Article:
Thanks for talking to us! What have you been working on lately?
You write quite a bit about Hibernate. Tell me about an interesting problem or application you've solved with Hibernate.
I chose talking about Hibernate because it's so widely used and sometimes so little understood. We use it a lot in our applications, mostly because it frees us from the Create Update Delete SQL hassle. As for the Retrieve part, we let Hibernate handle our simple queries, while we intervene for the ones requiring special tuning. One interesting problem I recently solved with Hibernate is preventing "lost updates" in our concurrent batch processors, and thanks to an automatic retry mechanism (I'll blog about it in upcoming posts) we can have both consistency and throughput.
Are there any particular developer tools or resources you couldn't live without?
Do you have a favorite open source project (or projects) that you've contributed to recently?
I have a lot of favorite open source projects: Apache Commons, JUnit, Mockito, Spring, Spring Integration, Hibernate, MongoDB, STM, Akka. I haven't yet contributed to any of those, but I submitted bugs and test cases, and I really appreciate all the effort that's put into delivering all these tools. Without these guys' great work and passion we would have to spend our clients money on building modest versions of these tools over and over again.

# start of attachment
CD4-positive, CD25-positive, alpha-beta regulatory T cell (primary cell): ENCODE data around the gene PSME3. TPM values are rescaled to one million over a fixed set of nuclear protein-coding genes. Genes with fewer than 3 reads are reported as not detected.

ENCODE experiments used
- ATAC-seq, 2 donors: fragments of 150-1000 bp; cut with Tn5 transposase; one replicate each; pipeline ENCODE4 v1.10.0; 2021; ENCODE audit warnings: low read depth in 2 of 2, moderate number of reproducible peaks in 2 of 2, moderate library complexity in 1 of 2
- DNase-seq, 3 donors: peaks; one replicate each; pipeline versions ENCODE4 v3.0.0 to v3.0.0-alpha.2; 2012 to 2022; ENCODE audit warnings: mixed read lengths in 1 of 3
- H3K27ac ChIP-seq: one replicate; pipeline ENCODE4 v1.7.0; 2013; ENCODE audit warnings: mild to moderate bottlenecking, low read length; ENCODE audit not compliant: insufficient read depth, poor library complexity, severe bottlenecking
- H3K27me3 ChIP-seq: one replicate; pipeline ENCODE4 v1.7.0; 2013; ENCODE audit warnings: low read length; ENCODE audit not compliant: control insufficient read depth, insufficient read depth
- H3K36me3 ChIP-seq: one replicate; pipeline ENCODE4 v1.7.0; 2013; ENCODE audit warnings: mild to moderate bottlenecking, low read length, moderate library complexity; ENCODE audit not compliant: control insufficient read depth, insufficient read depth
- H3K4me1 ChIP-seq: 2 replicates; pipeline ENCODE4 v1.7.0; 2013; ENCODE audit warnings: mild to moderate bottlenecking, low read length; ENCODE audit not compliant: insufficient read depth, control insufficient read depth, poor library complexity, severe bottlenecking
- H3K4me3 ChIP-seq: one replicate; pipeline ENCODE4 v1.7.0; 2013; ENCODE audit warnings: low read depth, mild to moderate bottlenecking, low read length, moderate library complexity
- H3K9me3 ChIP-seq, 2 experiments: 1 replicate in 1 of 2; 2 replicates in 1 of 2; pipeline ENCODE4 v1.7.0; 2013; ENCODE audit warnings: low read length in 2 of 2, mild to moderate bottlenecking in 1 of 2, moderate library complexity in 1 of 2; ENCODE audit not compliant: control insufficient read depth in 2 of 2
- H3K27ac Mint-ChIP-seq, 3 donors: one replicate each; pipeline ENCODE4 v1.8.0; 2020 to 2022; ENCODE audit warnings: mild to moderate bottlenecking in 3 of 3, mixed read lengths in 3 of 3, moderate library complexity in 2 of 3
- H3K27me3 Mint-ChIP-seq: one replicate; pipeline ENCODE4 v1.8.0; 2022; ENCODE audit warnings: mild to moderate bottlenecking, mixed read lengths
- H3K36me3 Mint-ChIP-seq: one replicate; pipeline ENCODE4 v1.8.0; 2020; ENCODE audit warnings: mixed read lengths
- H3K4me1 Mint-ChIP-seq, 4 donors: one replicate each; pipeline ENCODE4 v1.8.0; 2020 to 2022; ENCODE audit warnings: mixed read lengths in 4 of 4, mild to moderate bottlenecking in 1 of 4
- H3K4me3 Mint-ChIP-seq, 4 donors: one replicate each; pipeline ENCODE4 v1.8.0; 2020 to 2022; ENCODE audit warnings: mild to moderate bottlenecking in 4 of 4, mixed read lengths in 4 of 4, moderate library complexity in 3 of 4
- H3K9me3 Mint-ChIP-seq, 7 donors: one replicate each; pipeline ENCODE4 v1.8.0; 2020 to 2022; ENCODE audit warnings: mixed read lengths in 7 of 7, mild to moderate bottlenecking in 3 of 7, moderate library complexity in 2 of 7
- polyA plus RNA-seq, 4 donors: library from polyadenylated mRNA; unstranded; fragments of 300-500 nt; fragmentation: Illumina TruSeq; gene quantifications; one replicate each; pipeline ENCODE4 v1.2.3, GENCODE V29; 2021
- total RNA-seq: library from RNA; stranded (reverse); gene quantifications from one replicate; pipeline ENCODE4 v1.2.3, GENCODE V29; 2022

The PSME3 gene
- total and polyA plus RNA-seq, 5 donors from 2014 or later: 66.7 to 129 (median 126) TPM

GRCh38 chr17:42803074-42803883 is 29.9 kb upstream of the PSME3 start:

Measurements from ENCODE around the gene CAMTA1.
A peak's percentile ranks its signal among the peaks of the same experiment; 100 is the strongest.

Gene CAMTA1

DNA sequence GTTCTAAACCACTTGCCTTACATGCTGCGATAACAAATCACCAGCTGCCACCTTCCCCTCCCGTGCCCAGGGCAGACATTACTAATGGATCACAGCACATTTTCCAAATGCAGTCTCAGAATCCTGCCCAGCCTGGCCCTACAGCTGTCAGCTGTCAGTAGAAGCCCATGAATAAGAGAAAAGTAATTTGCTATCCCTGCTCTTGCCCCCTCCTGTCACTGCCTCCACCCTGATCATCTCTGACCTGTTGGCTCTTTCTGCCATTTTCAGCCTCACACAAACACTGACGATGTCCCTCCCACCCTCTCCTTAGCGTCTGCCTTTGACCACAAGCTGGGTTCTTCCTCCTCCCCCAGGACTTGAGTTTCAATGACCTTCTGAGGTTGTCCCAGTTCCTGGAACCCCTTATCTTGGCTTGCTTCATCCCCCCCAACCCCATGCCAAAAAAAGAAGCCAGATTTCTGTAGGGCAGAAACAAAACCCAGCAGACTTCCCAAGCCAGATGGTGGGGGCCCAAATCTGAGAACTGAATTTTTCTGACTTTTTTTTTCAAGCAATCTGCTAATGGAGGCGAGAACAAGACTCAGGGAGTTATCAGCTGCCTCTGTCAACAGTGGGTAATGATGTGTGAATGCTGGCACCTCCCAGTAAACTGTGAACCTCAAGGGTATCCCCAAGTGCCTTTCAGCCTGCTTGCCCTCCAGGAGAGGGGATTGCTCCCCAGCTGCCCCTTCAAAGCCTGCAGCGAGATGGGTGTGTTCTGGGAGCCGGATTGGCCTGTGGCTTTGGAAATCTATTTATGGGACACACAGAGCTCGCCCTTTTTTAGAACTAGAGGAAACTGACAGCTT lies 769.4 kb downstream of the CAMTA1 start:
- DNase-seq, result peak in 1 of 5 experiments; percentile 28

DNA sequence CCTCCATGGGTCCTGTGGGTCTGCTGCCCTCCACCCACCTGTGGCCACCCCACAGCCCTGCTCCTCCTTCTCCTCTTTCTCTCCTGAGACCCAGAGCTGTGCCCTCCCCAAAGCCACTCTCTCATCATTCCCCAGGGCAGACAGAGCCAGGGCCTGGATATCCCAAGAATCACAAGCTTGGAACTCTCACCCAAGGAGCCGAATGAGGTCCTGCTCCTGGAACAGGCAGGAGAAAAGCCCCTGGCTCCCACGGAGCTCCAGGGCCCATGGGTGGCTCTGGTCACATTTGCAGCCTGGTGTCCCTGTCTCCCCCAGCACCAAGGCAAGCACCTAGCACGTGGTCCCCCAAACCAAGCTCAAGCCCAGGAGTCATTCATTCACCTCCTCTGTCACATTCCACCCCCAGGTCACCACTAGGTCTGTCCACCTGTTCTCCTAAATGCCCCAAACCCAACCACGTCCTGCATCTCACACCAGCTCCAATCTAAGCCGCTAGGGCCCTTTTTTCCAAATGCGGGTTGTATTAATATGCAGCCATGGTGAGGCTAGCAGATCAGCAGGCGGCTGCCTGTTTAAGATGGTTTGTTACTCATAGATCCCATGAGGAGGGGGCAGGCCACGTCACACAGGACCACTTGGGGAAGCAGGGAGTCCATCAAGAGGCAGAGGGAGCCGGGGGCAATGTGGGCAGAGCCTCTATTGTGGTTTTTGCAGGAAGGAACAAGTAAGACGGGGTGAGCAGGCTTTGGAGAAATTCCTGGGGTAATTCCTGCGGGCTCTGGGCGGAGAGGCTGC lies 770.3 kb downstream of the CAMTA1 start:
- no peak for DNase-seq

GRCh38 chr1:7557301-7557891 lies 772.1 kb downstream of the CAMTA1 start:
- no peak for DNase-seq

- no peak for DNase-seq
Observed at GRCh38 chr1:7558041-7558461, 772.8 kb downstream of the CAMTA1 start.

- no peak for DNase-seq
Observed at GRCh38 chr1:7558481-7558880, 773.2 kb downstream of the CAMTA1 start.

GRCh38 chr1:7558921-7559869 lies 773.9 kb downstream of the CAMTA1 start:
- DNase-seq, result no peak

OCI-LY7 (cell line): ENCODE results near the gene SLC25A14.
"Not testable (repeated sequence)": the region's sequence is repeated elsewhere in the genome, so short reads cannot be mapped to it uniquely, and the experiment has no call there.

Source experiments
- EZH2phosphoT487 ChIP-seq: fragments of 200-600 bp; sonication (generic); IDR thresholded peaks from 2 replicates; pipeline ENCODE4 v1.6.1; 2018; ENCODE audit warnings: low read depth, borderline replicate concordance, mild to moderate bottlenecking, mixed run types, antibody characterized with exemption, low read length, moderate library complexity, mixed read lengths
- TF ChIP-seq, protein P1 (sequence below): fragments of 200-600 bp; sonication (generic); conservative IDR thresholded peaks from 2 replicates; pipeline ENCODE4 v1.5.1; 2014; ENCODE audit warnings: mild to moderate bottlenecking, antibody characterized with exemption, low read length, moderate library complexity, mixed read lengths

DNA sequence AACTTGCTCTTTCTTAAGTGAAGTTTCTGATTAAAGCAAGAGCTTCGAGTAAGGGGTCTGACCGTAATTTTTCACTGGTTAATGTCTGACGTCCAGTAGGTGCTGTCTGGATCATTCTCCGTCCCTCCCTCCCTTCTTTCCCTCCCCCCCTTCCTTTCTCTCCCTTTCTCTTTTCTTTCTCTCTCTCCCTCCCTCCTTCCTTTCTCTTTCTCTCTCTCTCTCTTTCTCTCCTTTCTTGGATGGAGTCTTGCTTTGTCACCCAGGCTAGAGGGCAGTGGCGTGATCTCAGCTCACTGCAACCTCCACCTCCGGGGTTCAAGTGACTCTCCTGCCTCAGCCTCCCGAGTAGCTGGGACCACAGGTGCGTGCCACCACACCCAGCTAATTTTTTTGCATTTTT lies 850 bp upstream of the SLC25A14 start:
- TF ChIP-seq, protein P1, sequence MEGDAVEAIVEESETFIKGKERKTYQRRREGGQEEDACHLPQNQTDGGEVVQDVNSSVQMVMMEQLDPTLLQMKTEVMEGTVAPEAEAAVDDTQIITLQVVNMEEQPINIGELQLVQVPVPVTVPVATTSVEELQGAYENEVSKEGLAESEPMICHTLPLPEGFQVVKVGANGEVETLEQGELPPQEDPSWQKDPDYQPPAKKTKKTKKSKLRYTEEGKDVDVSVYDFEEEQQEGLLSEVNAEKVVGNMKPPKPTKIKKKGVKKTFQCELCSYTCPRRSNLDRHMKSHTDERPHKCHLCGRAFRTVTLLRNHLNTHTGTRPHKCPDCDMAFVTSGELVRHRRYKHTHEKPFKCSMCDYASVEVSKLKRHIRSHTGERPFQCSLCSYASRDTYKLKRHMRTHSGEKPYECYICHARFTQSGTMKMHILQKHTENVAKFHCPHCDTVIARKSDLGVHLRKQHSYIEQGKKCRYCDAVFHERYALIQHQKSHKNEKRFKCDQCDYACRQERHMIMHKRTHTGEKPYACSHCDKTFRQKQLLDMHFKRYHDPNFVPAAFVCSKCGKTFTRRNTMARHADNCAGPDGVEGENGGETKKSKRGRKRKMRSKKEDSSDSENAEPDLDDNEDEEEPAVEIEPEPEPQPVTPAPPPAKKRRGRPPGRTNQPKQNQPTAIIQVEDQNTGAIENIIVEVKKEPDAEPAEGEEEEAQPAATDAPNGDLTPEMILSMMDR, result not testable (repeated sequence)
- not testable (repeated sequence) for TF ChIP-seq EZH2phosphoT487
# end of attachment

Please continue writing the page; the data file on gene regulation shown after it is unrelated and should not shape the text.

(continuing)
Do you follow any blogs or Twitter feeds that you would recommend to developers?
I don't use Twitter and that's because I enjoy browsing the blogs I'm interested in by myself. I like to follow new posts from Robert C. Martin, Martin Fowler, Bruce Eckel, and Matt Raible to name a few of all the great people I admire.
Did you have a coding first love -- a particular program, gadget, game, or language that set you on the path to life as a developer?I started writing programs in QBasic on my HC Romanian-made computer as a gymnasium pupil. My brother who is an artist was designing graphic characters on a notebook, and I was in charge of calculating sums of power of 2 and the DATA command to represent his drawings. Then I switched to Math and Physics, and as a student I'd chosen a telecommunications career. But it was the "Programming in Java" book by Calin Vaduva that opened my eyes. I discovered the wonders of OOP, and it felt like I was playing Lego rather than calculating math formulas. Ever since I've been learning programming by myself through reading books, articles, blogs, and the wonderful java.dzone.com.
Is there anything else you'd like to mention?
Becoming a programmer made me understand how learning works. While I don't deny there are good techniques to improve your learning abilities, if you are passionate about something you won't ever need them. The brain knows how to learn and that's what it does best. You just need to keep doing what you really enjoy and it will take care you remember tons of stuff, ideas, tricks, patterns, idioms and paradigms you'd never thought they can fit into a single guy's mind.
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